The Telegraph
Since 1st March, 1999
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Garage success stories

Palo Alto, California, Dec. 7 (Reuters): Garages are a thing of lore in Silicon Valley.

Tucked away down a narrow driveway on a leafy, quiet street is perhaps the most famous garage in the valley and, arguably, in all of the technology industry.

It is the garage in which David Packard and William Hewlett launched Hewlett-Packard Co., the world’s second-largest computer maker and biggest printer maker now, in 1939 and named with a coin toss.

Long considered the birthplace of Silicon Valley, the 12-by-18-foot garage was the initial spark for the now-thriving technology business in a region that has given way to business parks, corporate campuses, suburbs and malls from the fruit orchards of the early 20th century.

After HP came other household tech names such as Intel Corp. , the world’s biggest chipmaker, Sun Microsystems Inc. (though both companies were not founded in a garage), online media giant Yahoo Inc. and many others.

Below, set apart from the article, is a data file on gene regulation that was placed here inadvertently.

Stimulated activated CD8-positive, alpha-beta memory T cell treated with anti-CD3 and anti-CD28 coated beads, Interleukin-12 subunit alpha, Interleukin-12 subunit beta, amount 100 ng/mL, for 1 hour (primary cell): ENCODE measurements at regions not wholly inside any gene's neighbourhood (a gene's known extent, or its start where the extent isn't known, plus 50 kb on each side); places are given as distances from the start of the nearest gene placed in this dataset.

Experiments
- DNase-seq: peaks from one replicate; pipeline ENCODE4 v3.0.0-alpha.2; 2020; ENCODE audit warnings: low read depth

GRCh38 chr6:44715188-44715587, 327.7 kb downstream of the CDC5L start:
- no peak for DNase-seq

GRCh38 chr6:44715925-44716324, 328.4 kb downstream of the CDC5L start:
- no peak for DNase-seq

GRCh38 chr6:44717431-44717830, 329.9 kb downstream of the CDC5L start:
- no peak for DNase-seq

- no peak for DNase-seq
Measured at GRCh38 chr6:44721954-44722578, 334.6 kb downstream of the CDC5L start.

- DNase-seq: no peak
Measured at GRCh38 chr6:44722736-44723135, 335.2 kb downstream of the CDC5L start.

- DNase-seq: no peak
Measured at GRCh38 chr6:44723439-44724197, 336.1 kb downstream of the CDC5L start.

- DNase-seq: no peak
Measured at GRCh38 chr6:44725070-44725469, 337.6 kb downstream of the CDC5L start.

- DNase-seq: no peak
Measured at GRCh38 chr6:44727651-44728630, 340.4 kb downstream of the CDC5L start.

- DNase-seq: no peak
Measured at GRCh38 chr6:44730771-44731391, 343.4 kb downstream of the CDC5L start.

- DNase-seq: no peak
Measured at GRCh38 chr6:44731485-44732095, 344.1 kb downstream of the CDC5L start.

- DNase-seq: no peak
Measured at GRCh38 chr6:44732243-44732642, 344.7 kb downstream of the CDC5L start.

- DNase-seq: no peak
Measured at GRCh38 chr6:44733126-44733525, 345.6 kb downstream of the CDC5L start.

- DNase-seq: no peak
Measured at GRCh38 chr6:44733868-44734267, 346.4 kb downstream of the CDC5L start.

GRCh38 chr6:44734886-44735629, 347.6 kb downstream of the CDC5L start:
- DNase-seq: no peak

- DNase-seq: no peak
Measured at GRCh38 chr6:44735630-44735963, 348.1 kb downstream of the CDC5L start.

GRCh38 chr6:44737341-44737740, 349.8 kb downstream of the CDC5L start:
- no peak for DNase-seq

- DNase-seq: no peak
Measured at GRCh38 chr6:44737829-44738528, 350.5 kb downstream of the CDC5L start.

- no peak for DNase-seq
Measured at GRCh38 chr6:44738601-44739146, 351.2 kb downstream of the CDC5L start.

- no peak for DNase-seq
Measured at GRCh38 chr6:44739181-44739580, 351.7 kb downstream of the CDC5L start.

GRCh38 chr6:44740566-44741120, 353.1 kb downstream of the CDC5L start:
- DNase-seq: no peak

But other garages did follow. A short drive from the HP garage at 367 Addison Avenue is the Los Altos garage of the parents of Steve Jobs, where he and Steve Wozniak started Apple Computer Inc., which helped popularize the PC in the 1980s.

“It’s kind of a humbling thing,” HP Chief Executive Mark Hurd said on Tuesday at a small ribbon-cutting ceremony at the Addison Avenue garage to celebrate the completed restoration of the HP garage and the house with which it shares the lot. HP now has nearly $90 billion in annual revenue and some 151,000 employees. Its current headquarters are a 10-minute drive from the house that Hewlett, then a bachelor, Packard and wife Lucile, rented for $45 a month.

Hewlett slept on a cot in an 8-by-18-foot shed in back of the unassuming Shingle Style house ' built in 1905 ' that was split into two flats, one downstairs, one upstairs. Packard and his wife lived in the first-floor flat and Lucile paid the bills and did the accounting from the living room for the fledgling business the two men started with $538.

The garage was designated California Historical Landmark No. 976 in 1987. HP bought the Palo Alto lot, house, garage and shed in 2000 for a reported $1.7 million, and restored them to their appearance in 1939.

More recently, Larry Page and Sergey Brin started Google Inc., the biggest internet search firm now, in a rented garage.

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